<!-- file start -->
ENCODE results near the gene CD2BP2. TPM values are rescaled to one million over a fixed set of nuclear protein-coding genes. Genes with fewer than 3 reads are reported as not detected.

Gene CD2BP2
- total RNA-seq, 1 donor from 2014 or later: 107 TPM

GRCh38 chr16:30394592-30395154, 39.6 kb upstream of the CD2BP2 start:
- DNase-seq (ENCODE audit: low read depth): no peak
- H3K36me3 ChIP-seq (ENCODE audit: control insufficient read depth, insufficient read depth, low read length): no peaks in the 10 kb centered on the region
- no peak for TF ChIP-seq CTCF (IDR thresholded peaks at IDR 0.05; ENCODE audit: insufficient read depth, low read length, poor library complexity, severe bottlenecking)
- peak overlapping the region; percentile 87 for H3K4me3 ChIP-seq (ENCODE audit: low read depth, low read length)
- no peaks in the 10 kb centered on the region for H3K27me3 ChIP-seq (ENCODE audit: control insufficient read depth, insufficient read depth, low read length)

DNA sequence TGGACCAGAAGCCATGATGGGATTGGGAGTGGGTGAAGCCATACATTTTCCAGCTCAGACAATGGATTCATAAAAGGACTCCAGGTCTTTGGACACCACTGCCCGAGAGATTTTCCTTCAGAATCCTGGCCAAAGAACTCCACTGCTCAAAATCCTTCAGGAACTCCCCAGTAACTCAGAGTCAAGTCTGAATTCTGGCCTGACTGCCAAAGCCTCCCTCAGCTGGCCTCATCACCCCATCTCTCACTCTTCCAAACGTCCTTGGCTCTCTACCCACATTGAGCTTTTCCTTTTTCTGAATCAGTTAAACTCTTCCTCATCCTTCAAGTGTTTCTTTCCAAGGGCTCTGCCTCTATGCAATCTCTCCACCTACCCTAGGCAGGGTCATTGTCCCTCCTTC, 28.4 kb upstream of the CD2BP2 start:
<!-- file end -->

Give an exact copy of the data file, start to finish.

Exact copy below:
ENCODE results near the gene CD2BP2. TPM values are rescaled to one million over a fixed set of nuclear protein-coding genes. Genes with fewer than 3 reads are reported as not detected.

Gene CD2BP2
- total RNA-seq, 1 donor from 2014 or later: 107 TPM

GRCh38 chr16:30394592-30395154, 39.6 kb upstream of the CD2BP2 start:
- DNase-seq (ENCODE audit: low read depth): no peak
- H3K36me3 ChIP-seq (ENCODE audit: control insufficient read depth, insufficient read depth, low read length): no peaks in the 10 kb centered on the region
- no peak for TF ChIP-seq CTCF (IDR thresholded peaks at IDR 0.05; ENCODE audit: insufficient read depth, low read length, poor library complexity, severe bottlenecking)
- peak overlapping the region; percentile 87 for H3K4me3 ChIP-seq (ENCODE audit: low read depth, low read length)
- no peaks in the 10 kb centered on the region for H3K27me3 ChIP-seq (ENCODE audit: control insufficient read depth, insufficient read depth, low read length)

DNA sequence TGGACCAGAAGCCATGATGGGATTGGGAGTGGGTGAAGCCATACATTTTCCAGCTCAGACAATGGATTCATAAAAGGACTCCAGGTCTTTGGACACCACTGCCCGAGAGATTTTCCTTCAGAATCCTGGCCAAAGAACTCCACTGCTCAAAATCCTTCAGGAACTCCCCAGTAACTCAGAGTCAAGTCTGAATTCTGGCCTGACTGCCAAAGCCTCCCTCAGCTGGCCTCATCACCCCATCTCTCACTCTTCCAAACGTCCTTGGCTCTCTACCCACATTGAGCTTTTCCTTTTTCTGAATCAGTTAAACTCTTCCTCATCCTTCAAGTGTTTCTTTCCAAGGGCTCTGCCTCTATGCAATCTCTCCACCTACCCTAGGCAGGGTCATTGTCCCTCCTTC, 28.4 kb upstream of the CD2BP2 start: